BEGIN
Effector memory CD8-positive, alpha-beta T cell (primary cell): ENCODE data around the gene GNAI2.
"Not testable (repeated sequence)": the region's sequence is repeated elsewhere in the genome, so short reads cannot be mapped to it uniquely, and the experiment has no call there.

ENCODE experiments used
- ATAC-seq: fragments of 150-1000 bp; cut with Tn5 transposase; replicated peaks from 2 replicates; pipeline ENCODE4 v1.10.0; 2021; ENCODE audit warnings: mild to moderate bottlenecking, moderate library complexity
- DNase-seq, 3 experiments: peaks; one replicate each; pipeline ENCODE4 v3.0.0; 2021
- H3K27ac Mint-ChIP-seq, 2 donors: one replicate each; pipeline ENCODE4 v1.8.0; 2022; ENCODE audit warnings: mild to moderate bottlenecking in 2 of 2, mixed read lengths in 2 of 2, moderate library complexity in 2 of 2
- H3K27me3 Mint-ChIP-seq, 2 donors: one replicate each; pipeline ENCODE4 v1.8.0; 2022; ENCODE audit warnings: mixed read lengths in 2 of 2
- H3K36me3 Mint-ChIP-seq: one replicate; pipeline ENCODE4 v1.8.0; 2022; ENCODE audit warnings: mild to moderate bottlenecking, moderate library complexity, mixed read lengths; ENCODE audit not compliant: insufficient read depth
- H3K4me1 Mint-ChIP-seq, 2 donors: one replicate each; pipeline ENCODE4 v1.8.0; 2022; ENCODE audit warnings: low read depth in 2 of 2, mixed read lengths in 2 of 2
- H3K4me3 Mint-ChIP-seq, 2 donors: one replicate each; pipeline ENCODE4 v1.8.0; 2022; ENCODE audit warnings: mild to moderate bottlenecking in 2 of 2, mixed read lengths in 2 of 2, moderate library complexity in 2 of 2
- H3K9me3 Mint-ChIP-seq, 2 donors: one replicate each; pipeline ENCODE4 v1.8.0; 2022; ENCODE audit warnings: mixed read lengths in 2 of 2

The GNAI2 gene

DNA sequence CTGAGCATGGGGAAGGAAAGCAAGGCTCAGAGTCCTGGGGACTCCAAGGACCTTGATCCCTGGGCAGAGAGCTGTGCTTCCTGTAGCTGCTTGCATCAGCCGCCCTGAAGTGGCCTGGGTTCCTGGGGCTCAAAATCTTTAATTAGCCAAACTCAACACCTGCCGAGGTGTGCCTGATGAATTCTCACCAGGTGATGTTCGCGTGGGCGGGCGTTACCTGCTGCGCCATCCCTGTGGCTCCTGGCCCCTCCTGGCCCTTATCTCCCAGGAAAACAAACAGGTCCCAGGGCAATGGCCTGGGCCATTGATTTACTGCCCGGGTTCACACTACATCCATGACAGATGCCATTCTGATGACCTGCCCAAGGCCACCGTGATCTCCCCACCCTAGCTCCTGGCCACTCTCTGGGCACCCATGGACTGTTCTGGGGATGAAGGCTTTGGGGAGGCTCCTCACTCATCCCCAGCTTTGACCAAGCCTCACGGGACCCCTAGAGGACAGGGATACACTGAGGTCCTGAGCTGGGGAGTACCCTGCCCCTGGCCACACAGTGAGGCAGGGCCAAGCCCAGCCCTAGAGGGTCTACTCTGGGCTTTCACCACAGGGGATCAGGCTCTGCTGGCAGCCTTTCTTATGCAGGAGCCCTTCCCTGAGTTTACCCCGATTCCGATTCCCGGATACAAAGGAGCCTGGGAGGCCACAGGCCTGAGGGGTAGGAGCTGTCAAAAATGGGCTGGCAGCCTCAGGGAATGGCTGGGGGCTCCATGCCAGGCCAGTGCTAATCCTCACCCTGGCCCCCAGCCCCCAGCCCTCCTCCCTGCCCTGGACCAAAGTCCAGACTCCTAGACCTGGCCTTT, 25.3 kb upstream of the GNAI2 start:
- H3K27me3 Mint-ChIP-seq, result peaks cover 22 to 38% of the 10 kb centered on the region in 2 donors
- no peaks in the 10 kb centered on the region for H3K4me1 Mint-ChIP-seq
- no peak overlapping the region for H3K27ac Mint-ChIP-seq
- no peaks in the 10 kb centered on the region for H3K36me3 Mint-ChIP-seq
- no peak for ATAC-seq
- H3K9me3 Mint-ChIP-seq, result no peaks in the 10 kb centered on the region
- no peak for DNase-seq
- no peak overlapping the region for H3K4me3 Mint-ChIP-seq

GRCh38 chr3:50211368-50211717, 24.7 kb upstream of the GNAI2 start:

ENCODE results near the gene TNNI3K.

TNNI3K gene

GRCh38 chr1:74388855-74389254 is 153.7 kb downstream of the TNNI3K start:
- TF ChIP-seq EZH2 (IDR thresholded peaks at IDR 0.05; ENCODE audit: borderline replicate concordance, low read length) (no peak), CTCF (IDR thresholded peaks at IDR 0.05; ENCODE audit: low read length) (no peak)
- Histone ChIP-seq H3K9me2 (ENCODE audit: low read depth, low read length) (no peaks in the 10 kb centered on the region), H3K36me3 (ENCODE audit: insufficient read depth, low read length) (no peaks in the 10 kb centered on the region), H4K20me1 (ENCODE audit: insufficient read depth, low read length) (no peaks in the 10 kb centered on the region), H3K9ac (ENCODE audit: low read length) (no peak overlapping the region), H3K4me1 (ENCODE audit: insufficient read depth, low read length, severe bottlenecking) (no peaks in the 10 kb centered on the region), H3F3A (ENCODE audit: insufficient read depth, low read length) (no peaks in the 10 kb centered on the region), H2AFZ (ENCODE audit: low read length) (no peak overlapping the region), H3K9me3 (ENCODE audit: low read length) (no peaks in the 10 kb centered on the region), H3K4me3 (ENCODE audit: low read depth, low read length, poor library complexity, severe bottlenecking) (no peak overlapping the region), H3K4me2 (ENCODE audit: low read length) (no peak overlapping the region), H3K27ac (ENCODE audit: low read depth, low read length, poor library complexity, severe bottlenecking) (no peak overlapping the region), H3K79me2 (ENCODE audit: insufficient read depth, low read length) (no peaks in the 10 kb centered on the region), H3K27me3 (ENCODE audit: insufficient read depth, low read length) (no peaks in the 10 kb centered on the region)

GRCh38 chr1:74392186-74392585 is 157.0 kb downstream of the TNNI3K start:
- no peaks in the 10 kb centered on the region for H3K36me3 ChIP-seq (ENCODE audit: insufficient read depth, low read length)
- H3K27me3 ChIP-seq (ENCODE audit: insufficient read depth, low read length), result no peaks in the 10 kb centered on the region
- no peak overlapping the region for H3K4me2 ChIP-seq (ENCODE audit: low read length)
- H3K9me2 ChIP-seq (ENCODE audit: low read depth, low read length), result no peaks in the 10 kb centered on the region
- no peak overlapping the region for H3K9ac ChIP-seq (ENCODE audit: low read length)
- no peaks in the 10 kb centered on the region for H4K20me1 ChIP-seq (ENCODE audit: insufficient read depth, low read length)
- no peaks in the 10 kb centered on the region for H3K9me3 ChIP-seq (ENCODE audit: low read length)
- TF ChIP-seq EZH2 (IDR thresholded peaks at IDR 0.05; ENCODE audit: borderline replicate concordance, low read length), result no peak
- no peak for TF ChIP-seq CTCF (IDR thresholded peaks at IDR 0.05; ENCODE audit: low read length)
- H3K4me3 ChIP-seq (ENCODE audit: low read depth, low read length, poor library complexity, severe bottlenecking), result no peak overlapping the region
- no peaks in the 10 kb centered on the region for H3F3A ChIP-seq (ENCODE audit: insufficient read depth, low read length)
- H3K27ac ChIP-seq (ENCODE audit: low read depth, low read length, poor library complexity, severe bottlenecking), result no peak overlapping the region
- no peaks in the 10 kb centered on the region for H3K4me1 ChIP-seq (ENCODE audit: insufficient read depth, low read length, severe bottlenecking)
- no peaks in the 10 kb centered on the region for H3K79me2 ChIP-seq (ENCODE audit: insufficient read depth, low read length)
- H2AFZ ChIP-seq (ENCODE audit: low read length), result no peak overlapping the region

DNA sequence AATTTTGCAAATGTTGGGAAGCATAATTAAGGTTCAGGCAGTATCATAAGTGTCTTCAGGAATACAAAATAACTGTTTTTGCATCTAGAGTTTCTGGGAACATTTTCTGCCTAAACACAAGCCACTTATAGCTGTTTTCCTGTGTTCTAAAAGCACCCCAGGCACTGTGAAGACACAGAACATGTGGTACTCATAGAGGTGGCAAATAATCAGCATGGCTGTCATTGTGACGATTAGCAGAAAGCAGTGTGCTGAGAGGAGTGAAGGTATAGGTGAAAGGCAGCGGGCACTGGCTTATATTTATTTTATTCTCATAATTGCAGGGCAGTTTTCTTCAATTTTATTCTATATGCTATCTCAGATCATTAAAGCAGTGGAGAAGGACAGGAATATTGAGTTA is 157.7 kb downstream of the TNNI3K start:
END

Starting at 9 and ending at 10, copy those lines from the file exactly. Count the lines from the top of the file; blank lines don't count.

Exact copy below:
- H3K4me1 Mint-ChIP-seq, 2 donors: one replicate each; pipeline ENCODE4 v1.8.0; 2022; ENCODE audit warnings: low read depth in 2 of 2, mixed read lengths in 2 of 2
- H3K4me3 Mint-ChIP-seq, 2 donors: one replicate each; pipeline ENCODE4 v1.8.0; 2022; ENCODE audit warnings: mild to moderate bottlenecking in 2 of 2, mixed read lengths in 2 of 2, moderate library complexity in 2 of 2